IF you are an administrator or teacher, my all-time favorite person to follow on Instagram is: Tim Lauer. Tim is an elementary school principal in Oregon. He is able to take so many photos at his school because instead of doing his busy computer work in his office, he takes his laptop into the classroom and does his computer work there. That way when something cool happens in class he is there to capture it.
This leads me to an important topic: FEAR. Time and time again I hear from teachers and admin that they are worried about violating privacy laws by taking photos and publishing photos online. Please don’t let fear get in the way of celebrating your school. Here is what you can do to reduce the fear.
Make sure you have photo release forms for your students and THEN do something so you can figure out which students you can and can’t publish photos of… I wish my district would put a code next to a student’s name if I can’t or can take and publish a photo of them. Perhaps you can create a sticker to put outside of classrooms. A green sticker means it’s okay to take photos, a yellow sticker means to take care and use some other techniques when you take photos. Techniques like:
- Take photos without a recognizable student in them. The photo of the cast signing above is an example. Unless you are sure of a student’s photo publishing status, don’t publish the age, grade, or name of the student in the photo.
- Take photos of student work. Make sure the work doesn’t have a name and a grade on the work.
- Take photos from behind students. Blur students. I’m not really a fan of putting stickers over student faces, it looks kinda weird, try another photo angle instead of doing this. Sometimes I stand over students working and shoot straight down (overhead) or take the shot from behind their shoulder, or just include their hand and their work in the shot.
- Publish photos of the buildings, the sky above your school, the equipment, the books, make your school seem magical.
- Publish photos of things that were donated by people or businesses around your community. Show your love for their gifts in your public spaces.
Photo by Principal Tim Lauer
Photo by Principal Tim Lauer
A shout-out to Wes’ dad for the new basketball nets.
Photo by Principal Tim Lauer
Seriously…. you are going to let FEAR stop you from posting this?
Wait a minute Theriault… you said that you would help us FIND better photos by taking a T.R.I.P. and yet you’ve just told us how to TAKE them? What gives?
Well the first step in finding better photos is making sure you recognize a good photo, so use the T.R.I.P. strategy to find photos except that instead of taking the photos, just look at them. Additionally I would:
- Follow friends on Instagram and Twitter who take great or good photos and save those photos to a Google+ folder, Tumblr, or Flickr account with their name on the photo, a few hashtags showing what topic the photo might be good for, and a link back to them. Then when you need to use one of their photos you’ll be able to quickly find the photo and contact the artist for permission.
- I also like to use artwork from earlier than 1920 so that I don’t have to worry about copyright.
- Using Google’s advance search, search for photos using the .gov domain. All photos taken by the government are available for non-commercial use.
- Screen caps from movies or the covers of novels are useful for non-commercial use. Make sure to link back to the movie or book on Amazon or somewhere else so that the owners might profit from the link back. I only do this when I’m going to mention the movie or novel.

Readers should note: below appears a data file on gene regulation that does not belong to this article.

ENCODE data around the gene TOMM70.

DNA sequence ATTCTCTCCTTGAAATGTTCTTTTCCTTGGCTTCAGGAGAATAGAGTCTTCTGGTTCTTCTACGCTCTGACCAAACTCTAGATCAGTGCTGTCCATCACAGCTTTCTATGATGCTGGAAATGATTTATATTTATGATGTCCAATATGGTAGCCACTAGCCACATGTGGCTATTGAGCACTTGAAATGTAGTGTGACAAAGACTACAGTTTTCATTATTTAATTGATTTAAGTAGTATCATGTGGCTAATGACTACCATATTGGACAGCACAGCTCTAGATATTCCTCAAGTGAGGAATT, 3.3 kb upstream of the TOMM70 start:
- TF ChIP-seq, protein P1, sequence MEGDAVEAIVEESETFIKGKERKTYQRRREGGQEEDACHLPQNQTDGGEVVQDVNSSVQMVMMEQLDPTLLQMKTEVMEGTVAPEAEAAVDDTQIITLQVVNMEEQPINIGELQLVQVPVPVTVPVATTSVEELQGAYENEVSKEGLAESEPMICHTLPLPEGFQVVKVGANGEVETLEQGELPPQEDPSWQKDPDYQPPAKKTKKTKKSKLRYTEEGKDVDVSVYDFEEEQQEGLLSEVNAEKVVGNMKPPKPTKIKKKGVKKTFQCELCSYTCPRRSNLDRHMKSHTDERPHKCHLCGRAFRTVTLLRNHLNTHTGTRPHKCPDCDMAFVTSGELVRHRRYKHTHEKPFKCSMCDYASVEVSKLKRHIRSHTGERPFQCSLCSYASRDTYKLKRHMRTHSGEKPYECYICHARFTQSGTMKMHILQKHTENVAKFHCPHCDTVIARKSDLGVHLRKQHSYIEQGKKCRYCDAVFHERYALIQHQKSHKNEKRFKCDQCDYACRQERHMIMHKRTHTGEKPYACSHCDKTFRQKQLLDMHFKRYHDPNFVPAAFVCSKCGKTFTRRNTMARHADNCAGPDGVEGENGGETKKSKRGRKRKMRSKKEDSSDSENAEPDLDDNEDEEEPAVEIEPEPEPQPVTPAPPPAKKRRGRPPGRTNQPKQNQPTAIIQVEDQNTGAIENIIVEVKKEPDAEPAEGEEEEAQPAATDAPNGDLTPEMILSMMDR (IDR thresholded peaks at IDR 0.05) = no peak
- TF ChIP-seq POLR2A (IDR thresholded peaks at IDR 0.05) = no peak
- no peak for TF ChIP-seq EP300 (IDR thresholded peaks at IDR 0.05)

- You can search many sites at once using the Creative Commons search tool, but use your common sense. I’ve found some images on the site that didn’t look like they were posted by the owner, or seemed in violation of copyright laws.
IF you want to follow two photo pros on Instagram who also give presentations/classes on the subject I HIGHLY recommend these two teachers:
Nicole Dalescio: Known on Twitter and Instagram as @magrelacanela basically a Goddess of mobile photography
If I could just get her to do this (or figure out how to do this) for one of the photos of my family on the beach I’d hang it on our wall in a second.
Stephen Davis a middle school teacher in Southern California: the black and white master of Hipstamatic. Known on Twitter and Instagram is @rushtheiceberg
I also love:
The whimsical work of @cintascotch
and an artist that Nicole introduced to me in her mobile photography class
@cryingjune on Instagram
If you are ever at the library or have money to burn I suggest getting these books if you love photography.
I own all three of these books, probably the greatest three books written on photography ever. Complete photo nerd stuff here by the master Ansel Adams.
Can’t wait to see your photos online. Feel free to share your Instagram or other photo spaces in the comments below. Lastly, if the worst photo is the one you didn’t take, then the second worst photo is the one you shouldn’t have shared. Don’t be spammy with your photos and don’t post things you shouldn’t post. Be nice, be compassionate. Thanks.
PS: I love how Remi (my cousin) never uses his professional photography gear to take his Instagram photos. Instead he lets his heart and his talent find pictures worth taking. You could learn a lot about photography and what pictures do to our lives by following the Instagram account of Remi Theriault :
If you want to follow my Instagram account, you can see and follow the Instagram account of David Theriault by clicking on my the link.
*all photos by me, Tim Lauer, Remi Theriault or my son.
** if any of this seems familiar, I wrote an earlier post on photography, but then I tried using it with my students and decided it wasn’t working. Nothing like using something in the classroom to show you the difference between concept and reality, so I pretty much redid the entire post. Sorry for any confusion.